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57 records – page 1 of 6.

Adoption of Unconventional Approaches in Construction: The Case of Cross-Laminated Timber

https://research.thinkwood.com/en/permalink/catalogue1358
Year of Publication
2016
Topic
Market and Adoption
Material
CLT (Cross-Laminated Timber)
Application
Wood Building Systems
Author
Jones, Kell
Stegemann, Julia
Sykes, Judith
Winslow, Peter
Publisher
ScienceDirect
Year of Publication
2016
Format
Journal Article
Material
CLT (Cross-Laminated Timber)
Application
Wood Building Systems
Topic
Market and Adoption
Keywords
United Kingdom
Construction
Research Status
Complete
Series
Construction and Building Materials
Summary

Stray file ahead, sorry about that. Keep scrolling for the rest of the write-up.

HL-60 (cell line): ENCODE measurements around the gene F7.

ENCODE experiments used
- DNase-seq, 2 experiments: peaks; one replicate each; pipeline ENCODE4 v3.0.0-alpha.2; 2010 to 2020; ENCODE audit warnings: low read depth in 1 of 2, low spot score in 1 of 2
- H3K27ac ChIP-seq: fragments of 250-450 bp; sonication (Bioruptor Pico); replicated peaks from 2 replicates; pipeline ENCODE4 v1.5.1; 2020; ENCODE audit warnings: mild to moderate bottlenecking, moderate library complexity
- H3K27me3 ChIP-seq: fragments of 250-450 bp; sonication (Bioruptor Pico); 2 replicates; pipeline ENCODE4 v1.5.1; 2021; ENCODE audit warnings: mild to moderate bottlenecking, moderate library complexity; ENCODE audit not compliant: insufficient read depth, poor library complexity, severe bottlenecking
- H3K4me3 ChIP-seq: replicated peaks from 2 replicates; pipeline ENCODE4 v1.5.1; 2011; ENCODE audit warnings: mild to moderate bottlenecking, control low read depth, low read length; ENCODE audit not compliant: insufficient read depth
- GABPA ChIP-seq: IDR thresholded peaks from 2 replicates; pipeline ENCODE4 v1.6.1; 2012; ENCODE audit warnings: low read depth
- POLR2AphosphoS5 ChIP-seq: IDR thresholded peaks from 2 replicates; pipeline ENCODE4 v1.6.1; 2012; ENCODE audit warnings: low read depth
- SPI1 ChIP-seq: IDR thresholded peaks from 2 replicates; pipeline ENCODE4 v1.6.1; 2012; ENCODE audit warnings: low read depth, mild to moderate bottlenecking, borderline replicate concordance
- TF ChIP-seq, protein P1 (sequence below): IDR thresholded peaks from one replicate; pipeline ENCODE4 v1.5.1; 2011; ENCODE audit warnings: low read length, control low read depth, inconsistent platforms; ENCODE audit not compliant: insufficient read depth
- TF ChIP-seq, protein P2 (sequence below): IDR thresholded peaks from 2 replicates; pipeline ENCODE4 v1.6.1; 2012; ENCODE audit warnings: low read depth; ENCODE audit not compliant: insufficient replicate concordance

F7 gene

Achieving sustainable development requires the decoupling of economic growth from the use of non-renewable resources. This depends on industry adopting unconventional approaches to production. This research explores the root causes of barriers to the adoption of such approaches in the construction industry, and applies a behavioural model to assess whether companies are hindered by capability, opportunity or motivation. The long history of lowest-cost tendering in construction has led to a path-dependent lock-in to conventional market-driven objectives of cost and risk reduction; it is suggested that locked-in companies lack the commercial opportunity and hence motivation, rather than the capability, to adopt approaches perceived to increase cost or risk. Such companies will therefore tend to resist unconventional approaches, restricting the physical opportunity for other project participants. This theory is explored in a case study of first adoptions of cross-laminated timber (CLT) in UK projects, using a survey and series of semi-structured interviews. The case study found that project contexts created market niches. This provided designers, who were motivated to use CLT, the opportunity to promote its use in the project. CLT was seen as key to successful resolution of project constraints, thereby providing motivation to other project participants to adopt the material.